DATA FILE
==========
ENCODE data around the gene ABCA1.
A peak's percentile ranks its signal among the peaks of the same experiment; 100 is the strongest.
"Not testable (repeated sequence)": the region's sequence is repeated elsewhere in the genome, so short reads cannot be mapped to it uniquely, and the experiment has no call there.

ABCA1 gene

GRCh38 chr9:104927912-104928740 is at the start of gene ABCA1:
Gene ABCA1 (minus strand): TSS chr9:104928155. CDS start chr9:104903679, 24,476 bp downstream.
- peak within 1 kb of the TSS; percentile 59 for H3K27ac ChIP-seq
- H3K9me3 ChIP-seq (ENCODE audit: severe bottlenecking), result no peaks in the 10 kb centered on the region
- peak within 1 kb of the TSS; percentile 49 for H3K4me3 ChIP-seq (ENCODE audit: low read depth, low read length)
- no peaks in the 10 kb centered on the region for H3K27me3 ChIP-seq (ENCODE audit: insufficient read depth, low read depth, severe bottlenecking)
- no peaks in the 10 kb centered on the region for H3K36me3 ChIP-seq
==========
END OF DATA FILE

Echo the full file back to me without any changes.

ENCODE data around the gene ABCA1.
A peak's percentile ranks its signal among the peaks of the same experiment; 100 is the strongest.
"Not testable (repeated sequence)": the region's sequence is repeated elsewhere in the genome, so short reads cannot be mapped to it uniquely, and the experiment has no call there.

ABCA1 gene

GRCh38 chr9:104927912-104928740 is at the start of gene ABCA1:
Gene ABCA1 (minus strand): TSS chr9:104928155. CDS start chr9:104903679, 24,476 bp downstream.
- peak within 1 kb of the TSS; percentile 59 for H3K27ac ChIP-seq
- H3K9me3 ChIP-seq (ENCODE audit: severe bottlenecking), result no peaks in the 10 kb centered on the region
- peak within 1 kb of the TSS; percentile 49 for H3K4me3 ChIP-seq (ENCODE audit: low read depth, low read length)
- no peaks in the 10 kb centered on the region for H3K27me3 ChIP-seq (ENCODE audit: insufficient read depth, low read depth, severe bottlenecking)
- no peaks in the 10 kb centered on the region for H3K36me3 ChIP-seq